New York Times columnist Ross Douthat is both a political conservative and a self-described “orthodox” Catholic. Very orthodox. Really, really, orthodox. At least in the abstract. Less so, he winningly admits, in temperament. Nevertheless, he has taken great exception to the direction in which Pope Francis, that wily Jesuit, is taking the church. Douthat is especially distressed over the Synod on the Family and the pope’s advocacy for some reform that would allow divorced and remarried Catholics who have not received an annulment to receive Communion. He thinks making accommodations to the “sexual revolution” will more or less destroy the church. He goes further, suggesting that those in favor of such reforms are flirting with…well, heresy. He’s coy about employing the term, but his meaning is clear.
His October 18 column, “The Plot to Change Catholicism,” went so far as to cast doubt on Pope Francis’s and Cardinal Walter Kasper’s fidelity to church teaching. Douthat is certain that what Jesus said about divorce requires little interpretation, and that the church’s teaching in this area is unchanging, unambiguous, and absolute. In making that case, Douthat seems willfully blind to the accommodations the church has made for marital failure with both the Petrine and Pauline privileges and in the annulment process. If Jesus’s teaching on marriage is so obvious, one could add, why did it take the church a thousand years to conclude that marriage was a sacrament? Finally, if the church over time came to embrace that development of doctrine, why is any further development out of bounds?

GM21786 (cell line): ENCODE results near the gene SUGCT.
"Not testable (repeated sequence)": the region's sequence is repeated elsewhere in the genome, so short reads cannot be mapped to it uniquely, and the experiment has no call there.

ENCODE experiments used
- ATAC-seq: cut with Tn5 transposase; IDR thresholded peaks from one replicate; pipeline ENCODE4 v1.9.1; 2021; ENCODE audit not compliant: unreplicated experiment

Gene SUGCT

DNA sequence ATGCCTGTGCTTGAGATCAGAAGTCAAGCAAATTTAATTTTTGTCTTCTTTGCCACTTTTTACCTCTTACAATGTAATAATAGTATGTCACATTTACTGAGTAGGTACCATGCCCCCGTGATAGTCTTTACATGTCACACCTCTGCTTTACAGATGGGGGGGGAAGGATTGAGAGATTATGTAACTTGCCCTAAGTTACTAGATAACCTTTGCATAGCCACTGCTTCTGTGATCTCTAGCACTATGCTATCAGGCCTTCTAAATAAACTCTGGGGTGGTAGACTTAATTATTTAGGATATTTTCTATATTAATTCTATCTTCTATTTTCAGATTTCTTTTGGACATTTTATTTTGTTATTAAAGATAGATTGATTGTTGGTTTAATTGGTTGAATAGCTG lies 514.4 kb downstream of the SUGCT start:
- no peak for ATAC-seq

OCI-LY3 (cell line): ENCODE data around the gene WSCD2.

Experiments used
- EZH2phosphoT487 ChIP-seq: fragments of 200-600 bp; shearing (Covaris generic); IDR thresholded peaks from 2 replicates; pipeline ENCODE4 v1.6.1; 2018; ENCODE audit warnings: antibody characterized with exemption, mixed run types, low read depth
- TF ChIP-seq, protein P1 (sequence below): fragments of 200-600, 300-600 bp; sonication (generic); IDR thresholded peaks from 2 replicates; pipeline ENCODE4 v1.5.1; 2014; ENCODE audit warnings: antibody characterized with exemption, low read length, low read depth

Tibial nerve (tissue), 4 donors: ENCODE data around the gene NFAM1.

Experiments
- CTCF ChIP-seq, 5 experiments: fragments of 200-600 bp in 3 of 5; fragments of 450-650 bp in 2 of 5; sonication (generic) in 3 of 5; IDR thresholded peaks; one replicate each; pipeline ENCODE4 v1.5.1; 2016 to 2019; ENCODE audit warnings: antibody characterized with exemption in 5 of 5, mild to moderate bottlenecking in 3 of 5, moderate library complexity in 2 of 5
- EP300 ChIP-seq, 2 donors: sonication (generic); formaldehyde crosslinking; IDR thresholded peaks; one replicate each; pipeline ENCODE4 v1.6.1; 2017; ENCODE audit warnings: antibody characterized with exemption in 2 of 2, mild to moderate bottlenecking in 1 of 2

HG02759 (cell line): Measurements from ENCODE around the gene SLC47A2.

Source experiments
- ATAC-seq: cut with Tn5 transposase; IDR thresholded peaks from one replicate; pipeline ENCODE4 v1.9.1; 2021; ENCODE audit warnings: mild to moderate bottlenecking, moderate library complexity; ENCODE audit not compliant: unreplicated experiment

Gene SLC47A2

Douthat’s unfortunate column has prompted some prominent Catholic theologians and scholars to issue a statement questioning his “professional qualifications” for writing about such technical doctrinal and theological questions. Several of the authors and signatories to the statement are valued contributors to Commonweal. We sympathize with their exasperation with how Douthat presents the conservative take on these questions as the only “orthodox” position. The Catholic tradition is larger and more multifarious than Douthat imagines, or wishes to imagine. His suggestion that those who favor reform are simply betraying the tradition and Protestantizing the church is especially troubling.
But we must disagree with Douthat’s critics on whether he has standing to comment on these controversies or advocate forcefully for his view. Since the Second Vatican Council, it has been the right of lay Catholics to make their voices heard even on doctrinal and theological controversies. Indeed, it must be said that Douthat’s engagement with Catholicism is far more nuanced and better informed than that of Frank Bruni or Maureen Dowd, two more liberal Catholics who often comment on Catholicism for the Times.
In a recent lecture on the crisis of conservative Catholicism brought on by this papacy, Douthat pronounced the Second Vatican Council a failure. Yet it was that “failed” gathering of bishops that urged Catholic laypersons such as Douthat to take active responsibility for the church. Douthat is more of a Vatican II Catholic than he suspects. In that same talk, Douthat admitted that conservative Catholics need a more robust theory of the development of doctrine. At the very least, he said, there needs to be a conservative answer to John Noonan’s A Church That Can and Cannot Change. Not really. Judge Noonan’s book is a conservative case for doctrinal development.